Residents in several states with the highest obesity rates in the US are among the least likely to undergo bariatric surgery, according to a study presented at the American Society for Metabolic and Bariatric Surgery (ASMBS) 2021 Annual Meeting.
Researchers from Rush University Medical Center in Chicago conducted a state-by-state analysis of nearly 100,000 patients who had bariatric surgery (either sleeve gastrectomy or gastric bypass) between 2010 to 2019 from a pool of 1,789,457 patients who were deemed eligible for surgery but did not get it. Patient data was obtained from the PearlDiver Mariner insurance claims database.
According to the study, the overall utilisation of bariatric surgery was highest in New Jersey (10.4%), Rhode Island (9.6%) and Delaware (9.2%) and lowest in Vermont (2.1%), Arkansas (2.6%), Alabama (2.8%) and West Virginia (2.8%) – a four to five-fold difference in utilisation rates between states. The US Centers for Disease Control and Prevention (CDC) reports Midwestern (33.9%) and Southern (33.3%) states have the highest prevalence of obesity, followed by states in the Northeast (29.0%) and the West (27.4%).
“The best treatment for severe obesity is also unfortunately the most underutilised by many of the very people who can most benefit,” said study co-author, Dr Scott Schimpke, Assistant Professor, Division of Minimally Invasive and Bariatric surgery, Rush Medical College. “These state disparities in utilization, and the factors contributing to it, need to be better understood and addressed to ensure equitable access to bariatric surgery and to reduce the burden of obesity in America.”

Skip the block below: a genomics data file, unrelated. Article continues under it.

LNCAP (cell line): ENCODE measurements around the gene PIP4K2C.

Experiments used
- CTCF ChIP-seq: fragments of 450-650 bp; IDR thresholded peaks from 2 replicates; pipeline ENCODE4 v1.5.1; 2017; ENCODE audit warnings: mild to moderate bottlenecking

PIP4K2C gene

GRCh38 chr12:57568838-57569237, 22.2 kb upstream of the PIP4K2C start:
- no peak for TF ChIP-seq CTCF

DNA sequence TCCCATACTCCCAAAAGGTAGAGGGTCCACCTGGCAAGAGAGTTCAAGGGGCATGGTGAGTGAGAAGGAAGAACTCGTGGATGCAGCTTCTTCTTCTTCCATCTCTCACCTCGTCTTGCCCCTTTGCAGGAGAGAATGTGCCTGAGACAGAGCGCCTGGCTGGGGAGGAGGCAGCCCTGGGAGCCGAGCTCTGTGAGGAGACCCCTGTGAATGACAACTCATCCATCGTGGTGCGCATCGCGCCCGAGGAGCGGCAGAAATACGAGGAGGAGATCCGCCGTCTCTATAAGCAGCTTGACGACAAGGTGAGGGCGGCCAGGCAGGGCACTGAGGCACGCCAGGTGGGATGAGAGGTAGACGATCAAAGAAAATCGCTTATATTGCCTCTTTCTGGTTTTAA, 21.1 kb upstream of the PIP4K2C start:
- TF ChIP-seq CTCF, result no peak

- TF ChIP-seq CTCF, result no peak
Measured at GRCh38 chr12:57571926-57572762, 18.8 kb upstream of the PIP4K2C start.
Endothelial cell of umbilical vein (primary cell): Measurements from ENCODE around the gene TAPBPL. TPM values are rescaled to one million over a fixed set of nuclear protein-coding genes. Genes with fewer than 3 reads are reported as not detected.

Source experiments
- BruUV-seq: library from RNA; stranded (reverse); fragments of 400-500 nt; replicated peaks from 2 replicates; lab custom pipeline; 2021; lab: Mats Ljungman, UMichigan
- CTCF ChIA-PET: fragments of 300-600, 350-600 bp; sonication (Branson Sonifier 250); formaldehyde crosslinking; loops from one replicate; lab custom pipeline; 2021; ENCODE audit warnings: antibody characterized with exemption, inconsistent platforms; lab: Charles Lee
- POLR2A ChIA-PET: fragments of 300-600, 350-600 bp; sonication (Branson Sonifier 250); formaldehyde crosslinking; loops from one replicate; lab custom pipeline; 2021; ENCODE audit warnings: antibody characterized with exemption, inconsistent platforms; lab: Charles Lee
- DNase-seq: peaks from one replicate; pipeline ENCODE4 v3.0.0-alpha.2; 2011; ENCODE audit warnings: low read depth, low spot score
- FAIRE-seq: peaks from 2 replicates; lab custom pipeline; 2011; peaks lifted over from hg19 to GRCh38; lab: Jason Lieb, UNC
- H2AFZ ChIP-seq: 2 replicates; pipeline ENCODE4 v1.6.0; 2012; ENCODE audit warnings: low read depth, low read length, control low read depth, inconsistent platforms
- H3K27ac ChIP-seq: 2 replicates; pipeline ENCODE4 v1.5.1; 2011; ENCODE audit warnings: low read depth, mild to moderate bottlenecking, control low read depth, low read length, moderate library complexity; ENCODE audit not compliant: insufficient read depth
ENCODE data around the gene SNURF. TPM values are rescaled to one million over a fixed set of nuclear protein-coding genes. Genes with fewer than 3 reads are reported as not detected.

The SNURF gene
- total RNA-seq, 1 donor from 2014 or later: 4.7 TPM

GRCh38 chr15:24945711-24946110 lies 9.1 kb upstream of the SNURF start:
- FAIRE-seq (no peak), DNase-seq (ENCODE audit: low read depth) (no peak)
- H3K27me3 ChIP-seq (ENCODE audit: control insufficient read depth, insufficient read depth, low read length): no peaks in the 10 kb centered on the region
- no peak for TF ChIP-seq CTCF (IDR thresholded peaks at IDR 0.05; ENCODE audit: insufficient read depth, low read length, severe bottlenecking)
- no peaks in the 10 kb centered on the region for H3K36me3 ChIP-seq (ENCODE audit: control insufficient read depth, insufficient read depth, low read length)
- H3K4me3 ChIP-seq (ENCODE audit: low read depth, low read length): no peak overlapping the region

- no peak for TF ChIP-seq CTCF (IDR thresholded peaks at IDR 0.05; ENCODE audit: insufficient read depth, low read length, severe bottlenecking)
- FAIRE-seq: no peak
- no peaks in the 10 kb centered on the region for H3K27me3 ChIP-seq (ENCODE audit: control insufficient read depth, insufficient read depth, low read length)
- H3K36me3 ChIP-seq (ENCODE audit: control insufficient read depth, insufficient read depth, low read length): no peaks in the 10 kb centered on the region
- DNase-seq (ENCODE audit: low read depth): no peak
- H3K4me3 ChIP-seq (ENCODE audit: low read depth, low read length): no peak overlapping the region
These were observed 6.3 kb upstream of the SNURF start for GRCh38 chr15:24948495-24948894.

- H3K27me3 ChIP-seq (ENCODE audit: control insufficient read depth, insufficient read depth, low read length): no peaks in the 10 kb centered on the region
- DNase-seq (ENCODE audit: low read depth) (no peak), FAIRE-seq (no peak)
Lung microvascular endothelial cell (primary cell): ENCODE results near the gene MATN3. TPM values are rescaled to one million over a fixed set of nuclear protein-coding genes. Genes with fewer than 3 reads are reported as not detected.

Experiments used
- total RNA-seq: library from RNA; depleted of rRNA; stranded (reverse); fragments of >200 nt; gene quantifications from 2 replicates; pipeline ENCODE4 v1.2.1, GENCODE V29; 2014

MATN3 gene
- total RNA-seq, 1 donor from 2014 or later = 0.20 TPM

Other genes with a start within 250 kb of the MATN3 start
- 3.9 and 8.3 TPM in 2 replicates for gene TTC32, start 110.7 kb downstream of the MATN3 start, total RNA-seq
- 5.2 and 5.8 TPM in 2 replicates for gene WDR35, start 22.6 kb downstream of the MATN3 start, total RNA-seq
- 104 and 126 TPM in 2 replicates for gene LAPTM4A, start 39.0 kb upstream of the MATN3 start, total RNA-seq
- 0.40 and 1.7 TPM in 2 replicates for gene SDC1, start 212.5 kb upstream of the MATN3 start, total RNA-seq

The study authors note that multiple factors may contribute to state variation in bariatric surgery utilisation, including physician beliefs, the number of bariatric surgeons, financial incentives, insurance coverage, policy differences, and patient characteristics. Only about 256,000 bariatric surgeries were performed in the US in 2019, which represents less than 1% of the country’s currently eligible surgical population.
“Bariatric surgery remains one of the most underutilized treatments in all of medicine,” said Dr Matthew M Hutter, MPH, President of the ASMBS and Professor of Surgery at Harvard Medical School, who was not involved in the study. “Access to this life-saving and transformational treatment should not be determined by zip code but rather by medical need."